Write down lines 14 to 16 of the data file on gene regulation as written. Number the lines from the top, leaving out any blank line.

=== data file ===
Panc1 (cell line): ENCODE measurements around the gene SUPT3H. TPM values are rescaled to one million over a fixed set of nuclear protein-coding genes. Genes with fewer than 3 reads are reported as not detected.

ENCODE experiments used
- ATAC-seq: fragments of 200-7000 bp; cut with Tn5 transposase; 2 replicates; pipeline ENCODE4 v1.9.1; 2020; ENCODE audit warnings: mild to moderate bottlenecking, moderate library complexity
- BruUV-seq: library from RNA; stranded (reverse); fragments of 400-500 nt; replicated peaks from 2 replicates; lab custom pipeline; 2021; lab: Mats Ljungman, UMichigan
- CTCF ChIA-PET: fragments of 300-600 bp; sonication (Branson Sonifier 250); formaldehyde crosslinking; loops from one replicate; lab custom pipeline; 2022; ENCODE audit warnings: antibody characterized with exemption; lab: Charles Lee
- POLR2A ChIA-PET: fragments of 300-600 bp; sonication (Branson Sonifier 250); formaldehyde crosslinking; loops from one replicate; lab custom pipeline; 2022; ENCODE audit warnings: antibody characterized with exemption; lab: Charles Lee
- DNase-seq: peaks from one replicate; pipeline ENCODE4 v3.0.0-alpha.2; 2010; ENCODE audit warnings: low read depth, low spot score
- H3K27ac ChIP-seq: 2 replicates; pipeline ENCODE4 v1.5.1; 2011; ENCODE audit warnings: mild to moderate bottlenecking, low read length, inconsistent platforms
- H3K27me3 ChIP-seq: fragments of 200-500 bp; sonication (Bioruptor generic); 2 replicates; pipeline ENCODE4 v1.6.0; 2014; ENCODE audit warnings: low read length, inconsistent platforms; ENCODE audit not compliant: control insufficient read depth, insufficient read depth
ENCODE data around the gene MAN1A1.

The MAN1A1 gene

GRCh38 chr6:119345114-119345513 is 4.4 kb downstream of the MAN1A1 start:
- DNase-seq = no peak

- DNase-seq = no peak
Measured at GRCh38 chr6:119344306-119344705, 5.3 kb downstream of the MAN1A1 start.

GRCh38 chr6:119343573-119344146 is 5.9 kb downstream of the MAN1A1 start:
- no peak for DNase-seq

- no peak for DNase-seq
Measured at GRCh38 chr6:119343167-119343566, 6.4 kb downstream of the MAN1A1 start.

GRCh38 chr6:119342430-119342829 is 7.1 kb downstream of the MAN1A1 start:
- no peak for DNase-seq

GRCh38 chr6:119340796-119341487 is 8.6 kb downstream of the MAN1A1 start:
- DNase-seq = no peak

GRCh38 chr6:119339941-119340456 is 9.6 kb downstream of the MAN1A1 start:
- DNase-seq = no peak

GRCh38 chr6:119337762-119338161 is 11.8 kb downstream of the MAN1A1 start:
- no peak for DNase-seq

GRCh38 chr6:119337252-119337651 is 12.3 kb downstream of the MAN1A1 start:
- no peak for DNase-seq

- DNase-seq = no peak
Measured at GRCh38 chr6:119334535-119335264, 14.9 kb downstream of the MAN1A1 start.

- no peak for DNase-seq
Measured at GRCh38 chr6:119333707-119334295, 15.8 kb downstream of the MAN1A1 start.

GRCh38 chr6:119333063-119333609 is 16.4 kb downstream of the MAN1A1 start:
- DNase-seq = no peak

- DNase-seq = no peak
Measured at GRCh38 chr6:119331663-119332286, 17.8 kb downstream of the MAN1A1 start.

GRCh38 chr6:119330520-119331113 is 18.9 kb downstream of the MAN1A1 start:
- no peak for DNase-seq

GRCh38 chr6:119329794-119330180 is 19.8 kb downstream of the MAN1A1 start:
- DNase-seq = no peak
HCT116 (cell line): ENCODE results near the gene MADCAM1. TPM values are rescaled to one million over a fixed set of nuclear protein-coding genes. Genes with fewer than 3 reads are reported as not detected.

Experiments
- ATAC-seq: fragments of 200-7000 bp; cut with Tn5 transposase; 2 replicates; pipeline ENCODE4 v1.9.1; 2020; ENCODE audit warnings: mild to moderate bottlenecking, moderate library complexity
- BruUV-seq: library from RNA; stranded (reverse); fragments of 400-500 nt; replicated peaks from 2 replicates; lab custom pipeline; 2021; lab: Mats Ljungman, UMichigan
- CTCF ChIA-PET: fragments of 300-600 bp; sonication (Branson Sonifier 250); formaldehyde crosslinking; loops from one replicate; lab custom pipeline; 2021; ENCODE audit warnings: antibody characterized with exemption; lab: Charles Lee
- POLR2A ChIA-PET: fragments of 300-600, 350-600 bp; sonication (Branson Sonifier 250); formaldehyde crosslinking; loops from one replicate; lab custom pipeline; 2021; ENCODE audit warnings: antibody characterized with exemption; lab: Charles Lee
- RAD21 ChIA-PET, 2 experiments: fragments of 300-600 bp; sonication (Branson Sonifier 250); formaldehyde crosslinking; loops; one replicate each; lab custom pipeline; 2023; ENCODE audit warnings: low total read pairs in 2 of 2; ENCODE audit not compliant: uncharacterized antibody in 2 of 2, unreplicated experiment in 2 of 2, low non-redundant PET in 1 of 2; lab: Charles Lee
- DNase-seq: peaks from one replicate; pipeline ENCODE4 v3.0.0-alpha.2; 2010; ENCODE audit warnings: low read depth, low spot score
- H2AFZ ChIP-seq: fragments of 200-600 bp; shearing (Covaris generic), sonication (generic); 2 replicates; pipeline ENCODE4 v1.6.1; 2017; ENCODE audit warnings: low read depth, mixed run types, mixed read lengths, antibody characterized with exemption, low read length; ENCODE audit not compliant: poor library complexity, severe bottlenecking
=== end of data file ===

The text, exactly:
- DNase-seq = no peak
Measured at GRCh38 chr6:119344306-119344705, 5.3 kb downstream of the MAN1A1 start.

GRCh38 chr6:119343573-119344146 is 5.9 kb downstream of the MAN1A1 start: